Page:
More kids are repeating a grade. Is it good for them?

HARRISBURG, PA– As Braylon Price recalls, he struggled with pretty much everything during his first full school year of the pandemic. With minimal guidance and frequent interruptions, he had trouble keeping track of assignments and completing homework on time.

It was so bumpy that his parents asked him to repeat sixth grade — a decision they credit him with setting him on a better path.

“I didn’t really want to do it at first,” said Braylon, now 13. “But later in the year I figured it would probably be better for me if I did.”

The number of students being held back for a school year has skyrocketed across the country. Traditionally, experts have said that repeating a grade can affect children’s social life and academic future. But many parents, empowered by new pandemic-era laws, have asked for reps to help their children recover from the turmoil of distance learning, quarantines and school shortages.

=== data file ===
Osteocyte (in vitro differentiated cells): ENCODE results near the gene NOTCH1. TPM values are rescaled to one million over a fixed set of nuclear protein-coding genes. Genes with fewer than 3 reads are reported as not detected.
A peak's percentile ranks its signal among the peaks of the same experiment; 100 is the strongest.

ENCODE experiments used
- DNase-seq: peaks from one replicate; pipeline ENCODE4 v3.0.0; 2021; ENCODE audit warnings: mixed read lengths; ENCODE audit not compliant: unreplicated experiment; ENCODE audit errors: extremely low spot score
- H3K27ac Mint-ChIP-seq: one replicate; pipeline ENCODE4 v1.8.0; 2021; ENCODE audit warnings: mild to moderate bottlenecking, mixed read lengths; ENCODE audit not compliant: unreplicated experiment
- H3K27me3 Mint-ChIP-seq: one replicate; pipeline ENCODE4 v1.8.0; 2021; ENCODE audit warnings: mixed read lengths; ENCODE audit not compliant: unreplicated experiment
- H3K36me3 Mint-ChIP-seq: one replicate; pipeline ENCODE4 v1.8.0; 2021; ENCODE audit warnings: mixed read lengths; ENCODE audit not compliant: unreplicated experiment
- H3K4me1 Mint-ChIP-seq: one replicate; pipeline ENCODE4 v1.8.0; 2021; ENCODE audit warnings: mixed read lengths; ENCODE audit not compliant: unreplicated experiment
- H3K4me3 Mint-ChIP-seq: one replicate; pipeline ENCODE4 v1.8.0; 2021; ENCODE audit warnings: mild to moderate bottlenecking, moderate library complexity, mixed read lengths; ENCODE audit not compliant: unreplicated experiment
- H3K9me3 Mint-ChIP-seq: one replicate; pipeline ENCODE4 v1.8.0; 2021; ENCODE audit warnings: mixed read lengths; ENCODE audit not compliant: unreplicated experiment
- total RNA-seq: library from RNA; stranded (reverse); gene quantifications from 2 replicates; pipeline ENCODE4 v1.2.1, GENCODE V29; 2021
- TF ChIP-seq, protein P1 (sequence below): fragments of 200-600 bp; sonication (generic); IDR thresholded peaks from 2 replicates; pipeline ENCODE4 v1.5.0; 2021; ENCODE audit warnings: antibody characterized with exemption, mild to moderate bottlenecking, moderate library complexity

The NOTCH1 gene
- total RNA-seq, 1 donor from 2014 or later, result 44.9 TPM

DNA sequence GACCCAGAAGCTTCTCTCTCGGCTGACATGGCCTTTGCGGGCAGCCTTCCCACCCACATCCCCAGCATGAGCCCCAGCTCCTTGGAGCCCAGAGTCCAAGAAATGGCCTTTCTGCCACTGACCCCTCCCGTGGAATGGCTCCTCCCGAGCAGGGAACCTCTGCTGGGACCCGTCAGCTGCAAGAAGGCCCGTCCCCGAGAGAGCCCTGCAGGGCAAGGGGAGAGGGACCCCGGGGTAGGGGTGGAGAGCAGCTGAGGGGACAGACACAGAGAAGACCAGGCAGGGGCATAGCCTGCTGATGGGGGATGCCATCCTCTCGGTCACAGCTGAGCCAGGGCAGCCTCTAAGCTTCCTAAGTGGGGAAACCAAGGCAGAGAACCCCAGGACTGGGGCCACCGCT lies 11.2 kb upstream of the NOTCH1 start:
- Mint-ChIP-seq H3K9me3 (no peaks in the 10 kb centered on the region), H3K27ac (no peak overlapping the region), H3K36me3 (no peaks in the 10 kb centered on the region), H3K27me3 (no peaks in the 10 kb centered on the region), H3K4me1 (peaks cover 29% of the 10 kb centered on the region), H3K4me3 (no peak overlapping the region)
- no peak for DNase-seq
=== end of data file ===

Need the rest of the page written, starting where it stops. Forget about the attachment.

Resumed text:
According to an Associated Press analysis, 24 of the 28 states that provided data for the most recent academic year saw an increase in the number of students being held back. Customer retention more than doubled in three states – South Carolina, West Virginia and Delaware.

Pennsylvania, where the Price family lives, has passed pandemic-era legislation allowing parents to choose to have their children repeat. The following year, the number of retention students in the state increased by about 20,000 to over 45,000 students.

Braylon’s mother has no regrets about taking advantage of the new law.

“The best decision we could have made for him,” said Kristi Price, who lives in Bellefonte, in central Pennsylvania.

While the family’s two daughters managed to keep up with school despite limited supervision, Braylon struggled. He went back to face-to-face school for the first full school year of the pandemic, but it was “smothering,” his mother said. Students continued to be quarantined, and teachers tried to keep up with students studying at home, online and in hybrid models. That winter, Braylon suffered a spinal cord injury from wrestling, forcing him to return to distance learning.